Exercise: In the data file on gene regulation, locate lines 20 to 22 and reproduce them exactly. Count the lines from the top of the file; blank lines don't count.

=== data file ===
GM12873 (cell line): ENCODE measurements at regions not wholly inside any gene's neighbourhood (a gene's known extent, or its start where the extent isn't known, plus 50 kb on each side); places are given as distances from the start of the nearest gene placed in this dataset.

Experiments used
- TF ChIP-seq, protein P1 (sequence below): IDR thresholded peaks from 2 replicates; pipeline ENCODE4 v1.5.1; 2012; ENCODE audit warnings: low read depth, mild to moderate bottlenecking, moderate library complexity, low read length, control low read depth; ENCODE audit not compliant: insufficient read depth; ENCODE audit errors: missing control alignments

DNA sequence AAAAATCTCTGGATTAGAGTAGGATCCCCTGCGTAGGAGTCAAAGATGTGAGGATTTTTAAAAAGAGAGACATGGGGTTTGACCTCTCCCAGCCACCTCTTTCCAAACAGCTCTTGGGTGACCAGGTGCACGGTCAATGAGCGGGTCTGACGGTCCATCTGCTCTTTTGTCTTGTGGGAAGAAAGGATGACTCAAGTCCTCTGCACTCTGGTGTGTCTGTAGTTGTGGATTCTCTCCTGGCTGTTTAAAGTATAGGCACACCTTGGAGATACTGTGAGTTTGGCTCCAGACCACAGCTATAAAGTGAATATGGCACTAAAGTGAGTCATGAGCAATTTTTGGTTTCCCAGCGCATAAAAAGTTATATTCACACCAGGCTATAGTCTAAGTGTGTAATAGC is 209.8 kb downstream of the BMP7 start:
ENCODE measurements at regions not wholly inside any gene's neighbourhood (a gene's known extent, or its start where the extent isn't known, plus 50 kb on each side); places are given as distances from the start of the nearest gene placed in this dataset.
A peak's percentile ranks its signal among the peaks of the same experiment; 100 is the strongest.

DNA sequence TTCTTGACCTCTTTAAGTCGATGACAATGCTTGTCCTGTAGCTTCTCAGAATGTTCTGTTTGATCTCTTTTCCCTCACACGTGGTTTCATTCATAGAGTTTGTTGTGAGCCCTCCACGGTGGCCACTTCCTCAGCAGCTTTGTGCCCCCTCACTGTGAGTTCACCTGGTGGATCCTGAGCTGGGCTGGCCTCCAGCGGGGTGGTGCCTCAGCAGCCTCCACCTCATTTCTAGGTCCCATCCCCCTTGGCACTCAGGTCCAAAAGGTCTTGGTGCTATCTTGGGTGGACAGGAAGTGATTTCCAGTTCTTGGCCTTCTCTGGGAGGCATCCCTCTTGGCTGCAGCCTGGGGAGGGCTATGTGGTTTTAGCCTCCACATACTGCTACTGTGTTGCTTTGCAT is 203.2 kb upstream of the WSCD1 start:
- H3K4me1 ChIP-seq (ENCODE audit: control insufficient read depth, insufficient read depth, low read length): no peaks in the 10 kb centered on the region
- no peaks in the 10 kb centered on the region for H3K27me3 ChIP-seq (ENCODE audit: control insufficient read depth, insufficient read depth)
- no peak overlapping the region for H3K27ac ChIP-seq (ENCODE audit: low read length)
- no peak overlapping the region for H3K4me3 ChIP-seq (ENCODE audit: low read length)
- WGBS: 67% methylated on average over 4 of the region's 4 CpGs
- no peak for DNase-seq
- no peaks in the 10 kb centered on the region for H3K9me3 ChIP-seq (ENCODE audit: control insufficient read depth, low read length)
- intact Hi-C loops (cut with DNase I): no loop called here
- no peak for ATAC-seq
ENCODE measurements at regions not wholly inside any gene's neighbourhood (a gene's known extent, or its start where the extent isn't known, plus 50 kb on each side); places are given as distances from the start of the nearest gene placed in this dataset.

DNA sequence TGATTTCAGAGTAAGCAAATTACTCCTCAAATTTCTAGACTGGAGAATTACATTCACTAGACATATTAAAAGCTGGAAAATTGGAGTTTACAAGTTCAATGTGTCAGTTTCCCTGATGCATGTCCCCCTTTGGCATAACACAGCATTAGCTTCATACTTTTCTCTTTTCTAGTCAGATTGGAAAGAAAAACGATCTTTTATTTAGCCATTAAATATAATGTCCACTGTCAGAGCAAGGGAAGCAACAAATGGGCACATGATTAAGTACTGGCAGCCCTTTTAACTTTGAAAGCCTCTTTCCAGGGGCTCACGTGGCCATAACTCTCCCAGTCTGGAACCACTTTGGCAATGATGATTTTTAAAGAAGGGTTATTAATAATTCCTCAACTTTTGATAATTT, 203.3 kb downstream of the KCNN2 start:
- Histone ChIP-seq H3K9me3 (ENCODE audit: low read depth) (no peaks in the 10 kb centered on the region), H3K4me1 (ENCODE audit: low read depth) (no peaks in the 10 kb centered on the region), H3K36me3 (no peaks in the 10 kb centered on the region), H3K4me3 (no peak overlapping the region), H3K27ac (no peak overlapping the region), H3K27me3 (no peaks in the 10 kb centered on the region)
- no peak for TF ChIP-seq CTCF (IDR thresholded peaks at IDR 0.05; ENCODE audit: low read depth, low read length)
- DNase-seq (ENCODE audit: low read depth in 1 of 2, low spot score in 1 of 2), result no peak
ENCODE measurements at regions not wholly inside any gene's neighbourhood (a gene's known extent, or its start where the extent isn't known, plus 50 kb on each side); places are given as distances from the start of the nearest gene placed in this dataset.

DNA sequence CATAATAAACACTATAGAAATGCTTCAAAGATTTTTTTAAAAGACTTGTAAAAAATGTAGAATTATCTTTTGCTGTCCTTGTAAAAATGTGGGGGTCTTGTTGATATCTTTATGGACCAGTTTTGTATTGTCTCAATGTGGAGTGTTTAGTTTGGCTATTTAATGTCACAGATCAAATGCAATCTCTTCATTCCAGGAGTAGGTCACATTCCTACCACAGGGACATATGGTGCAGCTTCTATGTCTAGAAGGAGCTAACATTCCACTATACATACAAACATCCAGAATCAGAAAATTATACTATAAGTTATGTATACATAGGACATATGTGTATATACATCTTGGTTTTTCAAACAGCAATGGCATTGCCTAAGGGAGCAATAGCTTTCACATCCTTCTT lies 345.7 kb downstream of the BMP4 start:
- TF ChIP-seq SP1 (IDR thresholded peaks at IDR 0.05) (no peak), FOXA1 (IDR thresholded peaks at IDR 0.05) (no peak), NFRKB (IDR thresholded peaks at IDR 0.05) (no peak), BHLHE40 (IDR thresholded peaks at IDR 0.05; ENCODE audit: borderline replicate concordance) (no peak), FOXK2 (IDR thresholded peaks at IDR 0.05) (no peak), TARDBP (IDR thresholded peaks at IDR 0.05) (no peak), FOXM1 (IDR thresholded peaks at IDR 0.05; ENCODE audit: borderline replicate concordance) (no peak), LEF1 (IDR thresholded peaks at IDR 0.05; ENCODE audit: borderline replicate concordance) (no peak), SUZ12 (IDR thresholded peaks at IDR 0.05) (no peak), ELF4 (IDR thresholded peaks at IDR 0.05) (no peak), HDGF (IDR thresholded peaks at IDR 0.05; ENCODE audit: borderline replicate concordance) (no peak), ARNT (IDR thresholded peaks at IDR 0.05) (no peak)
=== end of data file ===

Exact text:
- no peak for TF ChIP-seq CTCF (IDR thresholded peaks at IDR 0.05; ENCODE audit: low read depth, low read length)
- DNase-seq (ENCODE audit: low read depth in 1 of 2, low spot score in 1 of 2), result no peak
ENCODE measurements at regions not wholly inside any gene's neighbourhood (a gene's known extent, or its start where the extent isn't known, plus 50 kb on each side); places are given as distances from the start of the nearest gene placed in this dataset.